When the National Conference of Weights & Measures (NCWM) met earlier this month, it failed to recommend the continued use of gallon-equivalent measurements to use liquefied natural gas (LNG), as a transport fuel, prompting concern by the American Gas Association (AGA), congressional members and other stakeholders.
AGA said Tuesday NCWM continues to require that compressed natural gas be sold as a transportation fuel in gasoline gallon-equivalent (GGE) units, but there is no standard in effect for LNG. Last Wednesday, the National Association of Regulatory Utility Commissioners (NARUC) at its summer meetings passed a resolution supporting state regulatory efforts to expand the use of natural gas vehicles (NGV) by supporting the GGE standards as the official measurement (see Daily GPI, July 21).
According to AGA statistics, LNG transportation fueling has grown 153% since 2009 because the fuel for heavy-duty transportation is more affordable and “cleaner" than diesel, a spokeswoman said. "On an energy-equivalent basis, LNG is 26% cheaper than diesel and produces 20% fewer tailpipe emissions.”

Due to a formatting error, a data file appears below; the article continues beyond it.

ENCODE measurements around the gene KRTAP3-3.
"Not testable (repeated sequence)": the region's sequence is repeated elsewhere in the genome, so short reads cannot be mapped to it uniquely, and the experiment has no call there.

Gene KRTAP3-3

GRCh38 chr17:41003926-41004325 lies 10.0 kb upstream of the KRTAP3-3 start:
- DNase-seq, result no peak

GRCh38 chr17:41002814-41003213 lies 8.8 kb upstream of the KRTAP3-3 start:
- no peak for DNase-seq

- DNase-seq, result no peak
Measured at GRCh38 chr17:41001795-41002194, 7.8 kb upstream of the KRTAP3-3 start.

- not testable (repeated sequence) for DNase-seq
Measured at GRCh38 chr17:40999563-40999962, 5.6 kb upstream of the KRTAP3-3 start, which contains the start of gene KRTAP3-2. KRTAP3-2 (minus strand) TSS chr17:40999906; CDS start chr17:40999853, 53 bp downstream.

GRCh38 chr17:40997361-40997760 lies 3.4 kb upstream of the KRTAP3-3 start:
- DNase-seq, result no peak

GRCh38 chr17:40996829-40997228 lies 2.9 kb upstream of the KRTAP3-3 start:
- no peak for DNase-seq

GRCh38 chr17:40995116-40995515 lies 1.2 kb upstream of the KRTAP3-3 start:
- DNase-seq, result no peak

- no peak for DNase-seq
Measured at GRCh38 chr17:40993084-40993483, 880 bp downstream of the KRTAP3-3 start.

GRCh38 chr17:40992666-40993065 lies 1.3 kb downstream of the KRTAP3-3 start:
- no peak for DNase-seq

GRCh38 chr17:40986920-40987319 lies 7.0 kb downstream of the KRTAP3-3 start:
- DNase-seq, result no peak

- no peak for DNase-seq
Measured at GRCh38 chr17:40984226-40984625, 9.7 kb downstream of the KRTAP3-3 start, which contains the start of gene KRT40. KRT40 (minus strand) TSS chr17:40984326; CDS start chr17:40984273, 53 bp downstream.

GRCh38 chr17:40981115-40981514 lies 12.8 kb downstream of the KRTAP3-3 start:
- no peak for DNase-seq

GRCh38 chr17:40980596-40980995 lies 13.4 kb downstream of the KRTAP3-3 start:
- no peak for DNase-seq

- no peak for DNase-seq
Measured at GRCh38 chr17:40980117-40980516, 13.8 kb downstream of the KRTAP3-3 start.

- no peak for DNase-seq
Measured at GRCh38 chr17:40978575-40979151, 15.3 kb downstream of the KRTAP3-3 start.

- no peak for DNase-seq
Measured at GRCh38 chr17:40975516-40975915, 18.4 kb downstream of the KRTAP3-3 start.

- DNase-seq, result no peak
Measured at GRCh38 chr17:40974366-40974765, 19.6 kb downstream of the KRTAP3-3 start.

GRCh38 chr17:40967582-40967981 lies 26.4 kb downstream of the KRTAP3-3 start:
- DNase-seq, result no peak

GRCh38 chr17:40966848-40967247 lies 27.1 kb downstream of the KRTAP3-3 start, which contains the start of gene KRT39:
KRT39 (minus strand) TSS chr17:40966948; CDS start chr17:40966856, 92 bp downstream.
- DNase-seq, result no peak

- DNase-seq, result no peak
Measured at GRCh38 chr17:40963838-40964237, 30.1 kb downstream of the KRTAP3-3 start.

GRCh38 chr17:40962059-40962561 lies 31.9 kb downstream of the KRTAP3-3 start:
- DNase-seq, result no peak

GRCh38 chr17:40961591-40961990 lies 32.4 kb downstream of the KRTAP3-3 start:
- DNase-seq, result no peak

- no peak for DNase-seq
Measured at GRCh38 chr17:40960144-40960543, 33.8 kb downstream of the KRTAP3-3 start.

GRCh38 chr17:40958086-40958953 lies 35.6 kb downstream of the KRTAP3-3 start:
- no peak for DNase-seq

Along with NARUC, 32 U.S. senators and 50 members of the House signed letters to Commerce Secretary Penny Pritzker to encourage the National Institute of Standards and Technology, which is advising the NCWM, to work with the natural gas industry.
"At a time when the interest in an industry that uses clean American vehicle fuel is increasing, we believe that enabling greater consumer adoption should be a primary consideration in this process," the letter said. "We strongly oppose efforts by NCWM to require that natural gas be sold in kilograms."
AGA Vice President for Policy Strategy Kathryn Clay said, "Measuring LNG in kilograms would lead to unnecessary infrastructure costs, consumer confusion, and most alarmingly, would stall the momentum of the growing NGV industry and the associated economic/environmental benefits."